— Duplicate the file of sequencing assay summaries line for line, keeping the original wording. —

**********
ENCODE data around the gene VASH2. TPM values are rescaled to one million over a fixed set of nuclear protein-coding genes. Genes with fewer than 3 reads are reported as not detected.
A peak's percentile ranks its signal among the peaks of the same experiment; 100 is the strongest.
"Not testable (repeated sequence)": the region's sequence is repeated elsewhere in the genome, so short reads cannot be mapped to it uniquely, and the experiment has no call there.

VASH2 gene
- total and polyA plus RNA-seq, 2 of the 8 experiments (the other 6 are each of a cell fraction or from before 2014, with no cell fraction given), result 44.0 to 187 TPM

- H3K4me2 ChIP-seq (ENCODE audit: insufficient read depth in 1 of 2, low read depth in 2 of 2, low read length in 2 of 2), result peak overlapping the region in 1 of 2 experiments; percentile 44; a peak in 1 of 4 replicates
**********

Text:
ENCODE data around the gene VASH2. TPM values are rescaled to one million over a fixed set of nuclear protein-coding genes. Genes with fewer than 3 reads are reported as not detected.
A peak's percentile ranks its signal among the peaks of the same experiment; 100 is the strongest.
"Not testable (repeated sequence)": the region's sequence is repeated elsewhere in the genome, so short reads cannot be mapped to it uniquely, and the experiment has no call there.

VASH2 gene
- total and polyA plus RNA-seq, 2 of the 8 experiments (the other 6 are each of a cell fraction or from before 2014, with no cell fraction given), result 44.0 to 187 TPM

- H3K4me2 ChIP-seq (ENCODE audit: insufficient read depth in 1 of 2, low read depth in 2 of 2, low read length in 2 of 2), result peak overlapping the region in 1 of 2 experiments; percentile 44; a peak in 1 of 4 replicates